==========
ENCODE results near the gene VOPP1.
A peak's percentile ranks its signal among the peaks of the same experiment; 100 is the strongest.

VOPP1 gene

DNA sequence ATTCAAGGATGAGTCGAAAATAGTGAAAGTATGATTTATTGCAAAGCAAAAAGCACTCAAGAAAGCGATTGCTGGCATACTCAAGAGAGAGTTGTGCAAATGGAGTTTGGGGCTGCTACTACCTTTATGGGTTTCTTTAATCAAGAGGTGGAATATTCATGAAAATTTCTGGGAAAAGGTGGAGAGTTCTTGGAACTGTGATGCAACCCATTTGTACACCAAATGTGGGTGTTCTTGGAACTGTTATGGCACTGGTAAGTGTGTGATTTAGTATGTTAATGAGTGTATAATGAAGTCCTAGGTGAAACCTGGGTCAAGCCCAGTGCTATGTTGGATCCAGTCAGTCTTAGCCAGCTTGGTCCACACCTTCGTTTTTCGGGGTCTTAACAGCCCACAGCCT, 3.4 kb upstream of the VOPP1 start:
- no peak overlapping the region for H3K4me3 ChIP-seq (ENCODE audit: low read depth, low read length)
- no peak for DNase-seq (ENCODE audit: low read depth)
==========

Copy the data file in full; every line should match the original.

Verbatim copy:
ENCODE results near the gene VOPP1.
A peak's percentile ranks its signal among the peaks of the same experiment; 100 is the strongest.

VOPP1 gene

DNA sequence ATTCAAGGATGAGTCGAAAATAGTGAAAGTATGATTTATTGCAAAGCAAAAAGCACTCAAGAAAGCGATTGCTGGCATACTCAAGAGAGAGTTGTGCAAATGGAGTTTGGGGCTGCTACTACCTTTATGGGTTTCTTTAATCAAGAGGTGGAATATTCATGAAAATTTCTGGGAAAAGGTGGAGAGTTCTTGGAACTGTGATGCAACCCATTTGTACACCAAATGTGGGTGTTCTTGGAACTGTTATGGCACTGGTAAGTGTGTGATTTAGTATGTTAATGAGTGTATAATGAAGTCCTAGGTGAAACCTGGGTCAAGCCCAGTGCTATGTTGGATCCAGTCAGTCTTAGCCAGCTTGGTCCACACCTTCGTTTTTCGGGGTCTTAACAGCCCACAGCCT, 3.4 kb upstream of the VOPP1 start:
- no peak overlapping the region for H3K4me3 ChIP-seq (ENCODE audit: low read depth, low read length)
- no peak for DNase-seq (ENCODE audit: low read depth)